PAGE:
The Beijing Dongcheng District People’s Court reportedly ordered a company to reinstate a former employee who had been transferred to the company without any transfer documentation.
In this case, the employee previously worked for a group company under a three-year employment contract. When the business unit where the employee worked was separated into a newly-formed company, the employee was transferred to the new company. The employee’s employment contract was not amended to reflect the transfer. Instead, the new company simply assumed the employer’s role under the original employment contract by paying salary, benefits and social insurance according to the terms of the original employment contract.
Approximately 11 months after the transfer, the new company terminated the employee when it failed to reach an agreement with the employee to amend the terms in the original employment contract (including the identity of the employer). The company cited a “major change in the objective circumstances rendering the contract unperformable” as the grounds for the termination.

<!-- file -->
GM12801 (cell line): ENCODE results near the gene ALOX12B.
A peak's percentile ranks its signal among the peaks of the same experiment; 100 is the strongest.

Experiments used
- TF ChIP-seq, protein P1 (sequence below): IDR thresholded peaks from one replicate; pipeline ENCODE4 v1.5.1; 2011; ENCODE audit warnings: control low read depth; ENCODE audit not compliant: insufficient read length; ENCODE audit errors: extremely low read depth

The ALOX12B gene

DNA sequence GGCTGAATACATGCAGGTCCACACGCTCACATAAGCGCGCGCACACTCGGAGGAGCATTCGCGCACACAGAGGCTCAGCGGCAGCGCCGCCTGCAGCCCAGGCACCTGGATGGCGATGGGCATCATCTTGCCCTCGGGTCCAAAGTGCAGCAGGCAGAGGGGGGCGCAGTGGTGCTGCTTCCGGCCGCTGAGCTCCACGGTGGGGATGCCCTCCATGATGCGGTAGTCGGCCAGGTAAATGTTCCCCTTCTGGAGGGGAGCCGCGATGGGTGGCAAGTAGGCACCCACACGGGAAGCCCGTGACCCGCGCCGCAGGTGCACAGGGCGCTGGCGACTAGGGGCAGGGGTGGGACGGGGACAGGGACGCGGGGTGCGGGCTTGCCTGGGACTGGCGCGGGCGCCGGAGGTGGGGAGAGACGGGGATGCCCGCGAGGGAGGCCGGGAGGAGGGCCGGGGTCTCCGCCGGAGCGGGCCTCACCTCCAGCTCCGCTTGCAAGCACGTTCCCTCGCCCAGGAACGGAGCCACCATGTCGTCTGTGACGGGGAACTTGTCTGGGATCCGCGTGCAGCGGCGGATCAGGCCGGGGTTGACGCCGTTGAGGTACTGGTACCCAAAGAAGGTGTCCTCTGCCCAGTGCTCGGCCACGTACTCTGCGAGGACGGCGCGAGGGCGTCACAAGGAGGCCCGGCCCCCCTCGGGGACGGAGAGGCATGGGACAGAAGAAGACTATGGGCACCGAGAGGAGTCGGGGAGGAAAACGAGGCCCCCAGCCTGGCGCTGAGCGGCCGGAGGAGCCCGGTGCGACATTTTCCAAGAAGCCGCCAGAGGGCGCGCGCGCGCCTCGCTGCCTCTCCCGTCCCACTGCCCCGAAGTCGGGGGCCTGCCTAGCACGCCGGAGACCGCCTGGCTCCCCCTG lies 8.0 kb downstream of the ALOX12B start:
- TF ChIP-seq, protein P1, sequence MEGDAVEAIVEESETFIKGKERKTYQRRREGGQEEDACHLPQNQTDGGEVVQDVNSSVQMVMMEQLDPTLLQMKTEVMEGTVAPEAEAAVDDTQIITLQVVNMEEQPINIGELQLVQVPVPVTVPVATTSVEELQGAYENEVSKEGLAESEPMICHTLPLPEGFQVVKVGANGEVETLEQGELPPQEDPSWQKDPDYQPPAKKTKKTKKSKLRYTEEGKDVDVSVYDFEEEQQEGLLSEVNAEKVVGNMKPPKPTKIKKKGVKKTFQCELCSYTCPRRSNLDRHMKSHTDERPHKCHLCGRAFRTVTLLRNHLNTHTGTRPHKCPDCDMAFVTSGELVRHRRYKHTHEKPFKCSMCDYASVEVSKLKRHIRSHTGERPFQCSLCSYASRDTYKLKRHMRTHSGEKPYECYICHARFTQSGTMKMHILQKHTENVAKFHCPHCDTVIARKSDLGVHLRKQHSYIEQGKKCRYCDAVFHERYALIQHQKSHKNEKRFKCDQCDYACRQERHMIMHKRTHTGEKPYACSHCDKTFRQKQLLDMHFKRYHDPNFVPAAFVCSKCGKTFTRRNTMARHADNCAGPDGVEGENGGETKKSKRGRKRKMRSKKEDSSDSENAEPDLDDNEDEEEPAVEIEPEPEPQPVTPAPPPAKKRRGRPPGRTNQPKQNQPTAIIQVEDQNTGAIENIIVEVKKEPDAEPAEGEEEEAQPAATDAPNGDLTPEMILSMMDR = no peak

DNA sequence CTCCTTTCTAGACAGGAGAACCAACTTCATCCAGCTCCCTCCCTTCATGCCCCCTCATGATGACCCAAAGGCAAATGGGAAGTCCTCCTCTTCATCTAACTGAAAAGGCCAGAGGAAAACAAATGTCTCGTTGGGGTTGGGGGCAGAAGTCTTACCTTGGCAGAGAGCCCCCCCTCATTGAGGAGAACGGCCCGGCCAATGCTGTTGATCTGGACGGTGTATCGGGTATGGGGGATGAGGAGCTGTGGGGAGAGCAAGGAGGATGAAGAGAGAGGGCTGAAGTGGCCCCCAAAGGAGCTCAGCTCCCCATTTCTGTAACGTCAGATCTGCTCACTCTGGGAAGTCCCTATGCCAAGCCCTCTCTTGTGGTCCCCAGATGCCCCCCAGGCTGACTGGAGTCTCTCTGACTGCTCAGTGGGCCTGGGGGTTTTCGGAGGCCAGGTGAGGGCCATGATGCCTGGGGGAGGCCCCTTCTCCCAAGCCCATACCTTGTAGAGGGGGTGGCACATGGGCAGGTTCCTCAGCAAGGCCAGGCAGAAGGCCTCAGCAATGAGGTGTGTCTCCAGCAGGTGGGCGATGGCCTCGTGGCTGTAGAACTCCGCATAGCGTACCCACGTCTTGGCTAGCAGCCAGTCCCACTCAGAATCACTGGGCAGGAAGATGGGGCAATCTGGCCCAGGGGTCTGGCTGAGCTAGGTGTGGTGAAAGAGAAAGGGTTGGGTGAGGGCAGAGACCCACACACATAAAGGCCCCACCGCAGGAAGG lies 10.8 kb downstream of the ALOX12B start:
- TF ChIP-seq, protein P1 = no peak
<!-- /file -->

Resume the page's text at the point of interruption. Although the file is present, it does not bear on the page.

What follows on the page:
When the employee sued, the court ordered the company to continue to perform the employment contract because there had been no “major change in objective circumstances” to render the employment contract unperformable. The court found that after the companies separated and the employee transferred, both the new company and the employee performed under the employment contract for 11 months and neither party objected to continuous performance during that time. These facts showed that the separation of the animation company from the group company did not have any significant impact on the performance of the original employment contract. Therefore, the court held that the existing employment contract remained unchanged after the employer entity underwent a division and the successor entity assumed employer liability for the employee.
Key Take-Away Points: This case reveals that if a company waits too long after a restructuring to terminate an employee on the ground of a major change in objective circumstances, the courts may reject the termination.